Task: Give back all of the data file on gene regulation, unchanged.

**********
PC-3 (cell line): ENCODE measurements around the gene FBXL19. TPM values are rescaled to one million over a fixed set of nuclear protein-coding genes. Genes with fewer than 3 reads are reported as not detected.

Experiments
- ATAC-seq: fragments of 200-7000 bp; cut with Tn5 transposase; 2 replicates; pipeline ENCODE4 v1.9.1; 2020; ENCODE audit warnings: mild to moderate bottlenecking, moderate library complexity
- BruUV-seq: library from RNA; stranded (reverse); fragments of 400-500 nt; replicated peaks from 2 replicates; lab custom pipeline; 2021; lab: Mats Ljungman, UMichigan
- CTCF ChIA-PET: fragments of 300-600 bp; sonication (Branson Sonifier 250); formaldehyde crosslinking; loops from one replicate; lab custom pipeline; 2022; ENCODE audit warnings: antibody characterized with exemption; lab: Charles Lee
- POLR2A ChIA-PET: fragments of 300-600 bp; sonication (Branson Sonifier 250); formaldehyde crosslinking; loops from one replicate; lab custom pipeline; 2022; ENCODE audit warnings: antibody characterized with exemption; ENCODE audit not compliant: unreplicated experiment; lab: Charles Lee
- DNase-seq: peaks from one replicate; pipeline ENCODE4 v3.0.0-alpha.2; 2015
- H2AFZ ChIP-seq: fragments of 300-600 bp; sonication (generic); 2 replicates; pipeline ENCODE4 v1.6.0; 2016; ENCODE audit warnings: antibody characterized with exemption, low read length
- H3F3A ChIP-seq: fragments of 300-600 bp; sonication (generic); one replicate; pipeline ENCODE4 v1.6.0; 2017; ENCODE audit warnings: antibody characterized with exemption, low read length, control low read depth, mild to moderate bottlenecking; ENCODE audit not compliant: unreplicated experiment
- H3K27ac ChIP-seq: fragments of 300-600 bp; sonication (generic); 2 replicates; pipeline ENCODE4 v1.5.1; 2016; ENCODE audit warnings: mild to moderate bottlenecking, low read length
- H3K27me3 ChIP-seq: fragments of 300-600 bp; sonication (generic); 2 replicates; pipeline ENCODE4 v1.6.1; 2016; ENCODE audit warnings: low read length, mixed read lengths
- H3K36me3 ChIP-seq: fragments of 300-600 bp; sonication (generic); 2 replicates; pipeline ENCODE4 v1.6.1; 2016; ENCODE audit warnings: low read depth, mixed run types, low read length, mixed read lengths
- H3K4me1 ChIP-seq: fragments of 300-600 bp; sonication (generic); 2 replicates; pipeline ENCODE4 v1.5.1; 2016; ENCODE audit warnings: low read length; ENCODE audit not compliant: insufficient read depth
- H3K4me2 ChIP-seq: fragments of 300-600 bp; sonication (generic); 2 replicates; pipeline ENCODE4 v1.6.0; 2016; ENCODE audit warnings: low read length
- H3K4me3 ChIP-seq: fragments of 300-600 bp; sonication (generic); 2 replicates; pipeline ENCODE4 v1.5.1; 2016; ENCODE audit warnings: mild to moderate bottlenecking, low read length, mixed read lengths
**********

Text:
PC-3 (cell line): ENCODE measurements around the gene FBXL19. TPM values are rescaled to one million over a fixed set of nuclear protein-coding genes. Genes with fewer than 3 reads are reported as not detected.

Experiments
- ATAC-seq: fragments of 200-7000 bp; cut with Tn5 transposase; 2 replicates; pipeline ENCODE4 v1.9.1; 2020; ENCODE audit warnings: mild to moderate bottlenecking, moderate library complexity
- BruUV-seq: library from RNA; stranded (reverse); fragments of 400-500 nt; replicated peaks from 2 replicates; lab custom pipeline; 2021; lab: Mats Ljungman, UMichigan
- CTCF ChIA-PET: fragments of 300-600 bp; sonication (Branson Sonifier 250); formaldehyde crosslinking; loops from one replicate; lab custom pipeline; 2022; ENCODE audit warnings: antibody characterized with exemption; lab: Charles Lee
- POLR2A ChIA-PET: fragments of 300-600 bp; sonication (Branson Sonifier 250); formaldehyde crosslinking; loops from one replicate; lab custom pipeline; 2022; ENCODE audit warnings: antibody characterized with exemption; ENCODE audit not compliant: unreplicated experiment; lab: Charles Lee
- DNase-seq: peaks from one replicate; pipeline ENCODE4 v3.0.0-alpha.2; 2015
- H2AFZ ChIP-seq: fragments of 300-600 bp; sonication (generic); 2 replicates; pipeline ENCODE4 v1.6.0; 2016; ENCODE audit warnings: antibody characterized with exemption, low read length
- H3F3A ChIP-seq: fragments of 300-600 bp; sonication (generic); one replicate; pipeline ENCODE4 v1.6.0; 2017; ENCODE audit warnings: antibody characterized with exemption, low read length, control low read depth, mild to moderate bottlenecking; ENCODE audit not compliant: unreplicated experiment
- H3K27ac ChIP-seq: fragments of 300-600 bp; sonication (generic); 2 replicates; pipeline ENCODE4 v1.5.1; 2016; ENCODE audit warnings: mild to moderate bottlenecking, low read length
- H3K27me3 ChIP-seq: fragments of 300-600 bp; sonication (generic); 2 replicates; pipeline ENCODE4 v1.6.1; 2016; ENCODE audit warnings: low read length, mixed read lengths
- H3K36me3 ChIP-seq: fragments of 300-600 bp; sonication (generic); 2 replicates; pipeline ENCODE4 v1.6.1; 2016; ENCODE audit warnings: low read depth, mixed run types, low read length, mixed read lengths
- H3K4me1 ChIP-seq: fragments of 300-600 bp; sonication (generic); 2 replicates; pipeline ENCODE4 v1.5.1; 2016; ENCODE audit warnings: low read length; ENCODE audit not compliant: insufficient read depth
- H3K4me2 ChIP-seq: fragments of 300-600 bp; sonication (generic); 2 replicates; pipeline ENCODE4 v1.6.0; 2016; ENCODE audit warnings: low read length
- H3K4me3 ChIP-seq: fragments of 300-600 bp; sonication (generic); 2 replicates; pipeline ENCODE4 v1.5.1; 2016; ENCODE audit warnings: mild to moderate bottlenecking, low read length, mixed read lengths